Hellen Obiri delivered on her pre-race promise to “try to run fast” when the Kenyan sped to a 5000m world lead of 14:21.75 at the IAAF Diamond League meeting in Rabat on Friday night (13).
It was neither a meeting record nor a personal best for Obiri but a fine run nevertheless and the 13th quickest ever.
Behind her, the Netherlands’ Sifan Hassan hung on when Obiri hit the front just after the bell and was rewarded with a European record of 14:22.34, and a personal best by almost 20 seconds.
Into the bargain, there were personal bests for the three runners finishing directly behind the leading pair.
However, over the first half of the race, the prospects for a sub-14:30 time didn’t look too promising due to some slightly erratic pace-making over the first six-and-a-half laps.
With six laps to go and the last of the three pacemakers departing, there was still a leading group of six bunched together with Ethiopia’s Senbere Teferi at the front.
Teferi continued to push the pace over the next three laps – taking the leaders through 3000m in 8:41.15 – and got proceedings back on track in terms of time with the rest content to follow her before Obiri took over with just over a kilometre to go and passed 4000m in 11:37.71.
The Ethiopian, having her first track race of the year and dropping down quite considerably in distance, continued to surprise considering the fact that she had run a 2:24:11 marathon in Dubai at the start of the year. Seemingly determined not to let Obiri have her way, Teferi got back in front on the penultimate lap.
The second surprise at this stage of the race was that the favoured world leader Genzebe Dibaba started to drop off the back of the pack.
However, there was no resisting the world champion over the distance and Obiri went through the gears to pull away from her remaining four rivals shortly after the bell. Only Hassan was able to challenge Obiri down the back straight and around the last bend before having to settle for second.
Ethiopia’s Letsenbet Gidey finished third in 14:23.14, Teferi fourth in 14:23.33 and Kenya’s Agnes Tirop fifth in 14:24.24 to move into ninth, 10th and 11th place on the world all-time list for the distance.
Kigen tears up the script
Another Kenyan to produce a world-leading mark in Rabat was 3000m steeplechaser Benjamin Kigen.
Unheralded until recently and only in his second year on the international circuit, the 25-year-old soldier won at the IAAF Diamond League meeting in Eugene in a personal best of 8:09.07 and then improved by almost three seconds here with his victory in a time of 8:06.19.
Some poor pacing over the first two kilometres and a reluctance of the leading runners to step up the tempo meant that 2000m was passed in 5:26.06. Hopes of a time below eight minutes – which had been widely discussed at the pre-race press conference – had all but evaporated by this stage.
However, just before the bell, local hero and world silver medallist Soufiane El Bakkali took the lead and the decibel count from the enthusiastically raucous Moroccan crowd went off the meter as they anticipated a second victory on the night.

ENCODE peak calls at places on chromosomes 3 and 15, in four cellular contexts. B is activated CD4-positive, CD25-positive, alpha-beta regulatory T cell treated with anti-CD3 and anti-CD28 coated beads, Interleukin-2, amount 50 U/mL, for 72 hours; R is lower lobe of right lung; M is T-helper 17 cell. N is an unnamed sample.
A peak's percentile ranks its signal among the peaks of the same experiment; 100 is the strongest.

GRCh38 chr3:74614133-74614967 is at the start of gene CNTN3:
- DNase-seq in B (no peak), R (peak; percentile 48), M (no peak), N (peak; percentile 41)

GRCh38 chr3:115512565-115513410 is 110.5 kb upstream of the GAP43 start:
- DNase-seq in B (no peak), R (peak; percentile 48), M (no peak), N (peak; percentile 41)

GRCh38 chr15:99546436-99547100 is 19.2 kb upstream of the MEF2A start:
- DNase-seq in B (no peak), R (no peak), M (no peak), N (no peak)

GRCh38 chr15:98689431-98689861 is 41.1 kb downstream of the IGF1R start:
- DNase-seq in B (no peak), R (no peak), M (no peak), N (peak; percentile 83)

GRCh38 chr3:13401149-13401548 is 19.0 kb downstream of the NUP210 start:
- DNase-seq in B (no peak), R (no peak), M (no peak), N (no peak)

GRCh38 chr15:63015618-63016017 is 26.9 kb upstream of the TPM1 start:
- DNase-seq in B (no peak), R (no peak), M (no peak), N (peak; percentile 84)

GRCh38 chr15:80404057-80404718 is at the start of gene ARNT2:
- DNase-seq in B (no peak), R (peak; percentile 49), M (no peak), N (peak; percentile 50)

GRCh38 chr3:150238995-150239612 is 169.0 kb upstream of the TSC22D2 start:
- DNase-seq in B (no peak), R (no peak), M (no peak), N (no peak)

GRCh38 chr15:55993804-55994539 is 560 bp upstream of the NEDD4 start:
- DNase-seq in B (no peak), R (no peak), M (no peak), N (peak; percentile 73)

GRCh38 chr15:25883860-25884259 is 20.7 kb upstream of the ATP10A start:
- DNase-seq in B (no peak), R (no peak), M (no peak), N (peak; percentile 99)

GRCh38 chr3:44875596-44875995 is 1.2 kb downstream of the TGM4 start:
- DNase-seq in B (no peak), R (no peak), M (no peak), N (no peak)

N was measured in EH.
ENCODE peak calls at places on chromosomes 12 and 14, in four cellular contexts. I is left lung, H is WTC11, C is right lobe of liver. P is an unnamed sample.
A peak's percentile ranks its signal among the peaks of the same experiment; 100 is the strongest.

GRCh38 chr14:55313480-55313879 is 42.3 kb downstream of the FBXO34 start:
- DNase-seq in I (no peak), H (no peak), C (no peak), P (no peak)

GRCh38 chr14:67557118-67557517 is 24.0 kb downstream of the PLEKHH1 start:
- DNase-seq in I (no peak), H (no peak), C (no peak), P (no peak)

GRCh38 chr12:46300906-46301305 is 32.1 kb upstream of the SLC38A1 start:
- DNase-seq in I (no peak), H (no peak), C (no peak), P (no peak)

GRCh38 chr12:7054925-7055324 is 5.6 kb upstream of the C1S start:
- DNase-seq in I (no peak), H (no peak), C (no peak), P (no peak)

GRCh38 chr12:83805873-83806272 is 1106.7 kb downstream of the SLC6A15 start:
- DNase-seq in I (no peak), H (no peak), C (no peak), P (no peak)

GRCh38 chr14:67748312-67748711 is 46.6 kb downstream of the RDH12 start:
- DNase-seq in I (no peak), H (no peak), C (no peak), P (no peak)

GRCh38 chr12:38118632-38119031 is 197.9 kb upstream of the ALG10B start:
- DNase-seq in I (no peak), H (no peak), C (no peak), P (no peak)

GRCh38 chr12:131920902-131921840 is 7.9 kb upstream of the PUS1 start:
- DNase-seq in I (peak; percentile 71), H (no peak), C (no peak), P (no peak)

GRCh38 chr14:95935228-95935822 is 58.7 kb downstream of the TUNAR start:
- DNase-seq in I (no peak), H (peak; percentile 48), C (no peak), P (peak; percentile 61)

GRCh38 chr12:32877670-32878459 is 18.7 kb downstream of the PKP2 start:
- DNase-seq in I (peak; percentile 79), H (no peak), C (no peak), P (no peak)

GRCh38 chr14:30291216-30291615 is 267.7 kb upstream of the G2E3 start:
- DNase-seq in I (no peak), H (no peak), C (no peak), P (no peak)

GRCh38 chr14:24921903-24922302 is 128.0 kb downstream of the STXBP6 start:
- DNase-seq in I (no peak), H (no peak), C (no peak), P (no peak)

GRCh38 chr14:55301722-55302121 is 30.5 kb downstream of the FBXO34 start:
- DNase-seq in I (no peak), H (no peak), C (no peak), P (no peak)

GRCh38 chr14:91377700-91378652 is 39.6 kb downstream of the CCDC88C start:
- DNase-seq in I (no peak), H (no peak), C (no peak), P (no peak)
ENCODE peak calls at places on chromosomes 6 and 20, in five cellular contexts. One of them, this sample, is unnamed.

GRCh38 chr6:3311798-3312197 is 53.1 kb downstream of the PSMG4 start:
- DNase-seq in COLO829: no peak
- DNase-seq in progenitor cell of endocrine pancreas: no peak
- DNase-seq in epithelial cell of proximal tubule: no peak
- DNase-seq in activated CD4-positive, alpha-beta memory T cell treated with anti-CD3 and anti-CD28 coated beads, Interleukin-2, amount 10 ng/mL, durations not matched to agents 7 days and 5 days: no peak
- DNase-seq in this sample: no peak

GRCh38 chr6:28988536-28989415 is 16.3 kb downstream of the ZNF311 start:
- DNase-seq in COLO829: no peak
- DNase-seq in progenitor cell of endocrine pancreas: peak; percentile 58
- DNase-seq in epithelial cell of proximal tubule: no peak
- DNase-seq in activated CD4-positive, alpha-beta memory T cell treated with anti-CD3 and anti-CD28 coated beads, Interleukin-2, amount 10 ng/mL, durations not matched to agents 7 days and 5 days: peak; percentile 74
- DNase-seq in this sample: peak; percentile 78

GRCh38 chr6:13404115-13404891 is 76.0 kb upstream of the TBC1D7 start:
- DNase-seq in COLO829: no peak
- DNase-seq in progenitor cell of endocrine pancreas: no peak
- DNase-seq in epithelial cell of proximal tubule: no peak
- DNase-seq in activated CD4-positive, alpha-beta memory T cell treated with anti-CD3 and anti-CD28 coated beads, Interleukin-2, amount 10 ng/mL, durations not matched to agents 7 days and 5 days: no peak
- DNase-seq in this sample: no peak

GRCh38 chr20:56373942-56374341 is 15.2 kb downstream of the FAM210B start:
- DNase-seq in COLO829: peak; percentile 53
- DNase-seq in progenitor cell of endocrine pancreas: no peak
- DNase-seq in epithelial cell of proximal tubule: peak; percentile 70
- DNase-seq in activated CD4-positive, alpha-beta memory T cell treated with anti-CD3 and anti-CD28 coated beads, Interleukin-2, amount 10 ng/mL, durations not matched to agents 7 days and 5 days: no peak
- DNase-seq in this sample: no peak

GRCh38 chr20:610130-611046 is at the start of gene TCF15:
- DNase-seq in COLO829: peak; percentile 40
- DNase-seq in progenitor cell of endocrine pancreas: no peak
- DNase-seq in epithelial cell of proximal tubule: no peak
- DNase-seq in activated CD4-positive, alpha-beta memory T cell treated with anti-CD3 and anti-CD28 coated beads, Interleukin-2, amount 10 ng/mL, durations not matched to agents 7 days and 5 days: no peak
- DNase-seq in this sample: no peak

Ominously, despite a brutal change in pace, El Bakkali was still followed by Ethiopia’s Chala Beyo and Kigen as he started his long surge for home. As soon both East Africans went past the man from the Maghreb down the back straight, it generated an audible groan from the partisan fans.
Once in front, Kigen then pushed again down the home straight to shake off Beyo although the latter had the consolation of a personal best of 8:07.27, just 1.11 shy of the Ethiopian record.
“I felt good throughout the race, from start to finish, and I think I could have run even faster as I felt very fresh at the end,” said Kigen, who is clearly an emerging star at the event.
By contrast, El Bakkali was apologetic, although he had no need to be after finishing third in 8:09.58. “First of all, I would like to say sorry for the fans for not winning,” he said. “The race was extremely difficult however I feel satisfied for finishing third especially that it reflects my preparations.”
Surprisingly, one of the existing stars of the steeplechase, world and Olympic champion Conseslus Kipruto, had a wretched run and was never in the race from the early stages. He eventually finished down in 12th in 8:27.36.
Kejecha keeps his cool
It’s impossible to deny that plenty of attention was on Yomif Kejecha after his antics in Lausanne but he showed more class than a week ago in the 3000m, darting to the front just before the bell and speeding away from the rest of leading pack.
Bahrain’s Birhanu Balew and USA’s Paul Chelimo tried to close the gap over the final 300 metres, but the Ethiopian had opened up an unassailable lead before crossing the line in a meeting record and world-leading 7:32.93.
Balew finished second in a personal best of 7:34.26 while Australia’s Stewart McSweyn came from a long way back to snatch third in another personal best of 7:34.79 with Chelimo 0.04 in arrears.
Morocco’s Brahim Kaazouzi naturally got some of the biggest cheers of the night when he proved to be the fastest man in a massed sprint down the home straight of the 1500m, following up his recent Mediterranean Games win with a personal best of 3:33.22; less than a second covering the first six men home.
Caster Semenya’s attempt on the long-standing 1000m world record unravelled between 500 and 700 metres once pacemaker Chrishuna Williams had dropped out after covering the first 400m in 59.55 and 600m in 1:30.9.
The South African passed 800m in 2:01.84, almost three seconds slower than her target, and finished in 2:31.01. Admittedly it was the sixth fastest time ever in this rarely run non-championship event.
Phil Minshull for the IAAF